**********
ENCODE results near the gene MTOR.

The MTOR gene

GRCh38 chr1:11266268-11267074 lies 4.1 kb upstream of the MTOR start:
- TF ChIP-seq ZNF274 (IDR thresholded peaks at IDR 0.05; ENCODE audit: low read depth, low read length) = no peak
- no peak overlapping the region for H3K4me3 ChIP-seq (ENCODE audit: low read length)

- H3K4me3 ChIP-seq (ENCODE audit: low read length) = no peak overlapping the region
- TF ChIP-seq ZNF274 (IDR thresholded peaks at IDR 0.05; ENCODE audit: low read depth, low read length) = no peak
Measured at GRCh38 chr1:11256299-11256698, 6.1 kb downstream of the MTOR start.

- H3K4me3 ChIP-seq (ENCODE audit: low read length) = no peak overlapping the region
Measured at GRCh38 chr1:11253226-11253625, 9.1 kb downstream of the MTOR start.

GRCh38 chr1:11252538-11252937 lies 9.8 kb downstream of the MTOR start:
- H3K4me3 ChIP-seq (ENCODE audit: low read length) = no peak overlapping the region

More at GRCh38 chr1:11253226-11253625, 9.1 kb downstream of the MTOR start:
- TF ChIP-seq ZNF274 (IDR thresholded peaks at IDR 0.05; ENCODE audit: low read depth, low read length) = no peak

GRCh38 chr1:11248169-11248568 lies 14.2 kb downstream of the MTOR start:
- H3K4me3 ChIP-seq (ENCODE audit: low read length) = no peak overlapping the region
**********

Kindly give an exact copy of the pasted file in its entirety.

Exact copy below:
ENCODE results near the gene MTOR.

The MTOR gene

GRCh38 chr1:11266268-11267074 lies 4.1 kb upstream of the MTOR start:
- TF ChIP-seq ZNF274 (IDR thresholded peaks at IDR 0.05; ENCODE audit: low read depth, low read length) = no peak
- no peak overlapping the region for H3K4me3 ChIP-seq (ENCODE audit: low read length)

- H3K4me3 ChIP-seq (ENCODE audit: low read length) = no peak overlapping the region
- TF ChIP-seq ZNF274 (IDR thresholded peaks at IDR 0.05; ENCODE audit: low read depth, low read length) = no peak
Measured at GRCh38 chr1:11256299-11256698, 6.1 kb downstream of the MTOR start.

- H3K4me3 ChIP-seq (ENCODE audit: low read length) = no peak overlapping the region
Measured at GRCh38 chr1:11253226-11253625, 9.1 kb downstream of the MTOR start.

GRCh38 chr1:11252538-11252937 lies 9.8 kb downstream of the MTOR start:
- H3K4me3 ChIP-seq (ENCODE audit: low read length) = no peak overlapping the region

More at GRCh38 chr1:11253226-11253625, 9.1 kb downstream of the MTOR start:
- TF ChIP-seq ZNF274 (IDR thresholded peaks at IDR 0.05; ENCODE audit: low read depth, low read length) = no peak

GRCh38 chr1:11248169-11248568 lies 14.2 kb downstream of the MTOR start:
- H3K4me3 ChIP-seq (ENCODE audit: low read length) = no peak overlapping the region